)
}

As we can see from the code above, the findAll() method gets the requested entities and their length totalCount. The code also calculates whether there's the next page.

Now that we've implemented pagination with Slick, one thing is left to discuss—how to sort the entities received from the database.

Sorting the Database Results With Slick

Sorting the database results is another task that we often need to implemented when working on server-side pagination. It's quite easy to change our pagination example to sort the returned data by a given parameter. Here’s the code that sorts comments by date:

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def query = TableQuery[Comment.Table]

def findAll(userId: Long, limit: Int, offset: Int) = db.run {
  for {
    comments <- query.filter(_.creatorId === userId)
                     .sortBy(_.createdAt)
                     .drop(offset).take(limit)
                     .result
    numberOfComments <- query.filter(_.creatorId === userId).length.result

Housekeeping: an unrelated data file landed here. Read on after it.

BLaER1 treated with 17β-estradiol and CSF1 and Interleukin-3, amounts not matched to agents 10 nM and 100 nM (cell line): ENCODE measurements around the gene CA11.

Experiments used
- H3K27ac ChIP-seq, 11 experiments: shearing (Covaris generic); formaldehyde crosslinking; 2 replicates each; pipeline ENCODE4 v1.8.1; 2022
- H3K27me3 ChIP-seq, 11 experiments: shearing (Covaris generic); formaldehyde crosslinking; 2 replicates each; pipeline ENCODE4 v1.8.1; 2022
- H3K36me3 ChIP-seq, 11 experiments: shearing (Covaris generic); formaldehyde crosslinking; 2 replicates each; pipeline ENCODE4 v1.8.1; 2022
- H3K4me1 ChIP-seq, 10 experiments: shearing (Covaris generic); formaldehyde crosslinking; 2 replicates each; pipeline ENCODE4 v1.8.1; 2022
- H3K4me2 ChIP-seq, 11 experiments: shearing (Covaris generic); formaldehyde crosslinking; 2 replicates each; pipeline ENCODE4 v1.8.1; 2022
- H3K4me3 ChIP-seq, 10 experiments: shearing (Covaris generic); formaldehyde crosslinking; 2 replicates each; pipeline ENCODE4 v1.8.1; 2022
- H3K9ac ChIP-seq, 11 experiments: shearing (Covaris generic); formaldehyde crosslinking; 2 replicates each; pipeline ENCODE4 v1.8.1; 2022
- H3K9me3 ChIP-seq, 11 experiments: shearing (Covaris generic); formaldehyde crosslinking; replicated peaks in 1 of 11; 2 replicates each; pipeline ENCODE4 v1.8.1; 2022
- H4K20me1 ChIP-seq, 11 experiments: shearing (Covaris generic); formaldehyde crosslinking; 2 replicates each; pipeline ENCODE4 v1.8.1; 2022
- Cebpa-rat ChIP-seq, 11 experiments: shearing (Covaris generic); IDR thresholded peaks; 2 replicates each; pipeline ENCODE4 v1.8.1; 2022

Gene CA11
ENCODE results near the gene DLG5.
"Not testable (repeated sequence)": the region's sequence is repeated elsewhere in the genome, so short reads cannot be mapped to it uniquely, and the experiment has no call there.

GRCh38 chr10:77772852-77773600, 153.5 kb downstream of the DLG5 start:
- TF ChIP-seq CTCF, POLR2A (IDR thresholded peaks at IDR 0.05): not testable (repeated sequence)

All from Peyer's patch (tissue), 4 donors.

} yield PaginatedResult(
      totalCount = numberOfComments,
      entities = comments.toList,
      hasNextPage = numberOfComments - (offset + limit) > 0
  )
}

It's important to call the sortBy() method before you drop the records and take the necessary amount of elements. If you first call drop() and take(), and then try to sort the filtered entities with sortBy(), the elements will be incorrectly selected from the unsorted collection and only after that sorted among themselves.


The simple approach we've described enables you to request, filter, and sort entities received from database and, as a result, implement efficient pagination using Slick in your Scala application.